"The rise of China" is splashed across media worldwide these days. But has this translated into reality?
Industrialization constitutes one of the prerequisites for a country's rise. But China still has a long way to go to achieve modern industrialization.
At the same time, the country's attempts at industrialization are clashing with the environment and natural resources.
It is generally admitted that China is still in the middle or post-middle phase of industrialization.
In 2004, the country only ranked 55 among 108 countries at the initial phase of modernization. This phase is characterized by the degree of urbanization and industrialization, as measured by the Research Group of China's Modernization Strategy Studies.
China ranked 51 among the 108 countries in the second phase of modernization, characterized by universal application of information technology.
In overall terms, China ranked 59 among the 108 countries.
By 2015, the country is expected to complete its first round of modernization, the development level of the developed countries back in 1960.
The rise of China is also a process that depends on sustainable economic growth.
China has sustained an average 9.6 percent growth rate since 1979, when the country embarked on the road of reform and opening-up. But China's GDP accounts for merely 5 percent of the world's total, roughly the same percentage as in 1955.
Sustaining the country's high-speed growth depends largely on overcoming resource deficiency and environmental deterioration.
China is rising in a very different context from the traditional world powers. Western powers, in the course of their rise, felt no pinch of shortages of natural resources or restrictions imposed by a limited environment.
China feels these restrictions multiplied by its huge population, more than 20 percent of the world's total.
Taking all this into account, the rise of China is bound to be subject to the restrictions of resources and the environment.
Environmental problems pose more prohibitive stumbling blocks than resources issues. Resources can be imported but the environment cannot.
The increasingly acute environmental problems constitute the hurdle China must get over on its way to further development.
Worsening environmental problems are threatening the health and well-being of the Chinese.
Among the 20 most seriously polluted cities in the world, 16 are in China. The six major water systems of the country all suffer pollution in various degrees. Some 300 million rural people find it hard to have access to clean drinking water.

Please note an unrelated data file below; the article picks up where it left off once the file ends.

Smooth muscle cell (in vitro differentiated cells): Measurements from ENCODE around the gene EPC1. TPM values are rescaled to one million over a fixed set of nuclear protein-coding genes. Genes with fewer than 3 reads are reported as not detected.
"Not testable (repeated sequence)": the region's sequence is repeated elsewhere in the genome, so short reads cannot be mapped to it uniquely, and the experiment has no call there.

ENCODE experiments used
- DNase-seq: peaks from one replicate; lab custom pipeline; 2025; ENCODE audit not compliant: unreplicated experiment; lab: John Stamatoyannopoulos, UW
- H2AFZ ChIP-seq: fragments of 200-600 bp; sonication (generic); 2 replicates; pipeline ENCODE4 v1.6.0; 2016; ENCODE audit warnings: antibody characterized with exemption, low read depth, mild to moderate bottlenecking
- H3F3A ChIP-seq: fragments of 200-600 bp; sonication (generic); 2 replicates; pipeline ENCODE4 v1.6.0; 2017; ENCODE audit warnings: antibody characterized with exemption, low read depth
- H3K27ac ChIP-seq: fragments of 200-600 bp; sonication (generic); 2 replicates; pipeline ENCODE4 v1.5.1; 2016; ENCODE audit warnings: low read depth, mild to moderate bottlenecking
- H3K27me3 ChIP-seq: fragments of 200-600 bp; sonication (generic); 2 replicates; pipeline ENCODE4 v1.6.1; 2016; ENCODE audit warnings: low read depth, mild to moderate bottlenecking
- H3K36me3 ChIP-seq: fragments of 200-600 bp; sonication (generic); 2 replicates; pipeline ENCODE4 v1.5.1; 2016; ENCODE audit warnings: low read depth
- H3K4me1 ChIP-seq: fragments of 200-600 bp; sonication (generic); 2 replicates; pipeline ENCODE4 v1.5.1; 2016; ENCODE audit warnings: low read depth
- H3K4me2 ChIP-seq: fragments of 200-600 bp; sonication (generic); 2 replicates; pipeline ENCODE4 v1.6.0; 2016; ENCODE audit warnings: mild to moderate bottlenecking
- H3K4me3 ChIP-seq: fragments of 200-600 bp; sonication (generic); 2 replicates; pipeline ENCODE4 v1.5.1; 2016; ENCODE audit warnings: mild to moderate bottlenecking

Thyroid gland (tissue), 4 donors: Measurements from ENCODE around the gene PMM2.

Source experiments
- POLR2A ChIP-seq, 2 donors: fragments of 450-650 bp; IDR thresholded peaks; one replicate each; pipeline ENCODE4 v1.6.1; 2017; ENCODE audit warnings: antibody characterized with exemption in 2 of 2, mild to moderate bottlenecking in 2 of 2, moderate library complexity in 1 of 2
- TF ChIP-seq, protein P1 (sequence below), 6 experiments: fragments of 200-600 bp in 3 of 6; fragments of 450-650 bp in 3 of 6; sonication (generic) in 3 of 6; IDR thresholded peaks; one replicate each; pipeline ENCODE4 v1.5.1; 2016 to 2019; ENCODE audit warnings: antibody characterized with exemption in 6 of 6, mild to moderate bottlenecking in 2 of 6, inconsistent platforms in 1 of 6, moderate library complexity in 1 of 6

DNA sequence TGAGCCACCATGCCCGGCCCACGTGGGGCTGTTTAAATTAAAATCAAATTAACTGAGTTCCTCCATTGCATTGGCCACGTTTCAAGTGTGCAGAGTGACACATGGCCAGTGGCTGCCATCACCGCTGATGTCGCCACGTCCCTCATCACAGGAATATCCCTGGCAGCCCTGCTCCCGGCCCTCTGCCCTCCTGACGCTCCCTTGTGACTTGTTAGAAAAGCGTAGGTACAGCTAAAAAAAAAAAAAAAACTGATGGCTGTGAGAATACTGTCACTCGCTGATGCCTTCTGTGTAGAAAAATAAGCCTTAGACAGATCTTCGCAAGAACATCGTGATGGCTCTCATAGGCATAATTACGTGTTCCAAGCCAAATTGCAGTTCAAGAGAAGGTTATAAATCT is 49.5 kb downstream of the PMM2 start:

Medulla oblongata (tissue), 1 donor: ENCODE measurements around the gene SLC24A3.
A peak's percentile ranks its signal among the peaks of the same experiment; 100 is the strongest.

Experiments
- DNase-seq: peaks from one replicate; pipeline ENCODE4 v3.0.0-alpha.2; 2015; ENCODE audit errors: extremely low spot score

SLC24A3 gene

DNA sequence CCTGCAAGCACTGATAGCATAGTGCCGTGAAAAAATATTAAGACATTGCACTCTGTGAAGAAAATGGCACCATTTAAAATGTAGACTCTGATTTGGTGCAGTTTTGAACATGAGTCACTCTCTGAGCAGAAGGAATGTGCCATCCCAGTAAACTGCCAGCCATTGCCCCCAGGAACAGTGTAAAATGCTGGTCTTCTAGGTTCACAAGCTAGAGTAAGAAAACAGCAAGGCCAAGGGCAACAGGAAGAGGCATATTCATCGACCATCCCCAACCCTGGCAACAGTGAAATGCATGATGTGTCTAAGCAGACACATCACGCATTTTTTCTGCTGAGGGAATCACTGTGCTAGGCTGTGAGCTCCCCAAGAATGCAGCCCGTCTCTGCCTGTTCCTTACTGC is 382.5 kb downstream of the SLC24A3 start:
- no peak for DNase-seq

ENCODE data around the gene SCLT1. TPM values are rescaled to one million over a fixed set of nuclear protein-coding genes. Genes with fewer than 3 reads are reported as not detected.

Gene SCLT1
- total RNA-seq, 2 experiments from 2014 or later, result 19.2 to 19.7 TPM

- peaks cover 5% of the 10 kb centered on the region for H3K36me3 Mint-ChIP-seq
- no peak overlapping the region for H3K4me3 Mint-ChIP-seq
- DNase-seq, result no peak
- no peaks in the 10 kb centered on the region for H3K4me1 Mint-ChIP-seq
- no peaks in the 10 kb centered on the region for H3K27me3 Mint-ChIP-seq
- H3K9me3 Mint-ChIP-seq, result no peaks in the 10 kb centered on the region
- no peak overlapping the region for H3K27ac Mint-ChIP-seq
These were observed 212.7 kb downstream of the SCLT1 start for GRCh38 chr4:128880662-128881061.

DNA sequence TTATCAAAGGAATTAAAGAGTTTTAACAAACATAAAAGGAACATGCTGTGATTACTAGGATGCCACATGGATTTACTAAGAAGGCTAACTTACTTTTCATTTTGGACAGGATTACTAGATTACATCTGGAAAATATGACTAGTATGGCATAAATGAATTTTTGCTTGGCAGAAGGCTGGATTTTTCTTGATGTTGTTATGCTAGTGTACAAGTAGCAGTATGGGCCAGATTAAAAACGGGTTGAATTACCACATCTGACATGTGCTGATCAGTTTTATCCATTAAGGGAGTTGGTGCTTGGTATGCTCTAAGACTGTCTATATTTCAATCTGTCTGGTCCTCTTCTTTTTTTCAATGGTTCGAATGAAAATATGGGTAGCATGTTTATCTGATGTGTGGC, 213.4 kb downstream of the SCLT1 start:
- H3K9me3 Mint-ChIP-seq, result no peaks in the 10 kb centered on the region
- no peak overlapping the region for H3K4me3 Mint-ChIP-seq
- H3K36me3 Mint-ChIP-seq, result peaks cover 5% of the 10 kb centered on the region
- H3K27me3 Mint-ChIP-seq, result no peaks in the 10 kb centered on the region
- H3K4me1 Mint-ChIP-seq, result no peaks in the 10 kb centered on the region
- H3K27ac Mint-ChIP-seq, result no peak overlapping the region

In addition, the deficiency of water resources, which is closely linked to environmental pollution, may grow into a paramount barrier to sustainable economic development.
The per capita share of fresh water in China, which stands at 2,200 cubic meters, is only one-quarter of the world average. By 2010, it is expected that, of the 600 large cities in the country, 550 will be subjected to water shortages.
Water shortages are bound to force the country to restrict water use in people's daily life, irrigation and industry, which, in turn, will drag down the country's industrial and agricultural production.
There is more to it than that. A desert belt has taken form between the Tarim Basin in the northwest of the country and the Songhuajiang Plain in the northeast, spanning 4,500 kilometers. The area of this desert belt is 1.7 million square kilometers, or 17.85 percent of the country's total area.
About 62.4 percent of this sandy belt formed as late as the 20th century, particularly in the latter half of the last century.
Worst of all, the country's desertification process is accelerating. The expansion of deserts means dwindling territory for economic and social development.
Environmental pollution continues to stain China's image in the international community. For example, a Canadian company considered cooperation with the Qingdao-based Haier Group, one of the country's major appliance manufacturers, but feared that Qingdao was too polluted.
Another example. Tourists from the Republic of Korea complain about the inferior air quality in Shanghai and Beijing, while praising the cities' architectural grandeur.
China needs to shoulder more international responsibility. These responsibilities are increasingly leaning toward environmental problems brought on by global warming.
Though developed countries should be held responsible for global warming more than other countries, China, as a big developing country, should still assume due responsibility.
China's sense of responsibility finds expression in the founding of the China Weather-Change Experts' Committee at the beginning of this year.
Enormously accelerated forestation programs offer a formula to reverse desertification and environmental degradation, key to sustaining China's economic development.
The author is a researcher with the Chinese Academy of Social Sciences
(China Daily 03/20/2007 page10)